“The bill I am signing today authorizes $3.76 billion in gross spending, including certain transfers, funded from a combination of state and federal sources,” said Baker. “I am signing nearly all of the spending, which supports many of the critical needs proposed by our Administration across multiple supplemental budget proposals.”

“I was disappointed that permanent tax relief reforms were not included in this bill,” continued Baker. “The measures that I proposed in January and that were supported by the Legislature in earlier versions of this bill are affordable and sorely needed by Massachusetts taxpayers.”

SPEECH PATHOLOGISTS (H 5094) — The House and Senate approved and sent to Gov. Baker a bill that would allow fully licensed speech pathologists to be granted a provisional license to practice in Massachusetts during their 36-month fellowship. Currently, Massachusetts is one of only eight states that does not provide a provisional license that allows their students to begin practicing during their fellowship.

Supporters said that by forbidding the right to practice during their 36-month fellowship, the state runs the risk of losing professionals educated in the Bay State to other states where they become valuable members of their community and welcome additions to the economy.

“There needed to be a regulatory fix to the commonwealth’s issue of losing new speech pathologists to other states as they begin their careers,” said sponsor Rep. Paul McMurtry (D-Dedham). “This legislation assures that there will be opportunities here when they leave their graduate programs and enter the workforce.”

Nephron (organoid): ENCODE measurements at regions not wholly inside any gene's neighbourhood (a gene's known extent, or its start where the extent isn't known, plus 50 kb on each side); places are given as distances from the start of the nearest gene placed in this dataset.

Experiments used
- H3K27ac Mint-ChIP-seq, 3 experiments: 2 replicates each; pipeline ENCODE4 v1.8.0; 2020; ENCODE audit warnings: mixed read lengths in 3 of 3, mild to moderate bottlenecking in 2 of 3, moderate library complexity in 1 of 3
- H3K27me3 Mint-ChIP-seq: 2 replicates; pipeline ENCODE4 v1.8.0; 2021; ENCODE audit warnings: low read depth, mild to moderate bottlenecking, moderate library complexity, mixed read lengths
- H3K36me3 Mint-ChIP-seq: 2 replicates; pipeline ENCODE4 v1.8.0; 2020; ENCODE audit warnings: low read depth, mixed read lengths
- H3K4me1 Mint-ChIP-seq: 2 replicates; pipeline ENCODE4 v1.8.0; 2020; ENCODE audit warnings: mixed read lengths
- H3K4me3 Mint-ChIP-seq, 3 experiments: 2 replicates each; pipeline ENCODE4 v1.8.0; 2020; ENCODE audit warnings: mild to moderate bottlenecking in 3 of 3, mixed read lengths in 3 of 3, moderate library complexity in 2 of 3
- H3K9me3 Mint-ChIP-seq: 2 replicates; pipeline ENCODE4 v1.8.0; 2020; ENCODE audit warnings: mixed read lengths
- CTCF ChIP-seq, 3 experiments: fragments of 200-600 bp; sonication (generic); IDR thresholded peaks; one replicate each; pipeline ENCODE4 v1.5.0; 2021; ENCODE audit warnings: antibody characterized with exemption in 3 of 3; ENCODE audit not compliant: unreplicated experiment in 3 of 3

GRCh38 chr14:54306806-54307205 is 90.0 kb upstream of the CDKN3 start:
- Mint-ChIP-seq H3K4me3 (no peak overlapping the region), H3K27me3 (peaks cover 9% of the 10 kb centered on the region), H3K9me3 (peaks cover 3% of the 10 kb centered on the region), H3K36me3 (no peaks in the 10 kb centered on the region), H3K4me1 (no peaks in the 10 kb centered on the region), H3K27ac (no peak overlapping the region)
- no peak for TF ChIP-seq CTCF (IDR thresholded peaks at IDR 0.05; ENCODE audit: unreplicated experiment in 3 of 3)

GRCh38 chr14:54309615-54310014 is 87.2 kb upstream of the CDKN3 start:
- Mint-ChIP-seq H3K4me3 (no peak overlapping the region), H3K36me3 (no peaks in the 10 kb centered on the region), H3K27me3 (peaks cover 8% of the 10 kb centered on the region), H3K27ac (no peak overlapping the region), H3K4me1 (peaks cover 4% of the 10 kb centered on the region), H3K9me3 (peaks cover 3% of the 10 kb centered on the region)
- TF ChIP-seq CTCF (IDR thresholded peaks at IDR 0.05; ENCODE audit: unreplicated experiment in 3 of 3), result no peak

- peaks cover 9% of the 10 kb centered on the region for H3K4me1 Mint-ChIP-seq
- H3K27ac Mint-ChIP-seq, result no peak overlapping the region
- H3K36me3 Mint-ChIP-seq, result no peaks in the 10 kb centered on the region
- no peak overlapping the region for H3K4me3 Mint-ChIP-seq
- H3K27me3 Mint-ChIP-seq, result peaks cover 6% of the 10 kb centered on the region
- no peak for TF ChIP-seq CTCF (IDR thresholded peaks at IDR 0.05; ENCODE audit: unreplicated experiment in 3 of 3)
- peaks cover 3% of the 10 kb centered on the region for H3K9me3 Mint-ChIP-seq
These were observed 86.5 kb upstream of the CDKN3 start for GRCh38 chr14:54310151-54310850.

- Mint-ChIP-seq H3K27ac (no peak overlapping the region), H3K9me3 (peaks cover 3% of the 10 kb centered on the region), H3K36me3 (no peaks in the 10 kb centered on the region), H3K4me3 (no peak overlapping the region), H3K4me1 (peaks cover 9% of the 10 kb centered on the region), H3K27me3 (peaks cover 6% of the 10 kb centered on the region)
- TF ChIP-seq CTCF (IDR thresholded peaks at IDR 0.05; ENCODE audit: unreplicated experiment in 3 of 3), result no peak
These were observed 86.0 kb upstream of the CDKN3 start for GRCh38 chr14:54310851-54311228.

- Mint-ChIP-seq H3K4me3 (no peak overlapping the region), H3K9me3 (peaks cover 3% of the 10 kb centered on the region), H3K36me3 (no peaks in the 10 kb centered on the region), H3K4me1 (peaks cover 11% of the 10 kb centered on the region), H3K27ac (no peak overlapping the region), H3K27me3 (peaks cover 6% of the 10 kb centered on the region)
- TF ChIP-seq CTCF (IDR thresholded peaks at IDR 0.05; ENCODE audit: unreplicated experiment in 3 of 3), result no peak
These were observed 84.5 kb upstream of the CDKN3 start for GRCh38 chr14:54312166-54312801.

BAN CHILD MARRIAGE (H 1709) — The House sent to a study committee a bill that would ban the marriage of anyone under the age of 18. Current law allows minors to get married if they have parental consent. Bills that are sent to a study committee bills are rarely actually studied and are essentially defeated. It is a way to kill a proposal without holding a vote on the bill itself.

Supporters of the bill were not concerned because a provision banning child marriage was already approved by the House and Senate in July as part of the fiscal 2023 state budget.

“[The bill] is a great step forward that now protects young women and girls from entering into a marriage contract before the age of 18, the age of majority,” said sponsor Rep. Kay Khan (D-Newton). “Children have limited legal capacity, and early marriage undermines a child’s health, education and future economic opportunities. Minors who marry in their teens experience the highest rate of intimate partner violence.”

RAISE THE AGE OF JUVENILE JURISDICTION FOR SOME CRIMES (H 1826) — The House sent to a study committee a bill that would gradually, over a five-year period, raise the age that some defendants could be charged as juveniles. Currently, only youths who are under 18 can be charged as a juvenile. The bill would raise the age so that a defendant can be charged as a juvenile to include 18- 19- and 20-year-olds. The most serious offenses, including first- and second-degree murder, would be exempt and 18- 19- and 20-year-olds charged with those offenses would still be charged as adults.

“[The bill] would decrease crime and recidivism, continue to hold young adults accountable and benefit the state’s economy,” said sponsor Rep. Jim O’ Day (D-West Boylston). “Young men of color bear the harshest brunt of the current policies and this racial disparity impacts their economic potential. It is the Legislature’s responsibility to ensure that policies governing the commonwealth are equitable and promote the advancement of young people.” O’Day added that he looks forward to working with advocates and young people on this issue again next session when he refiles the bill.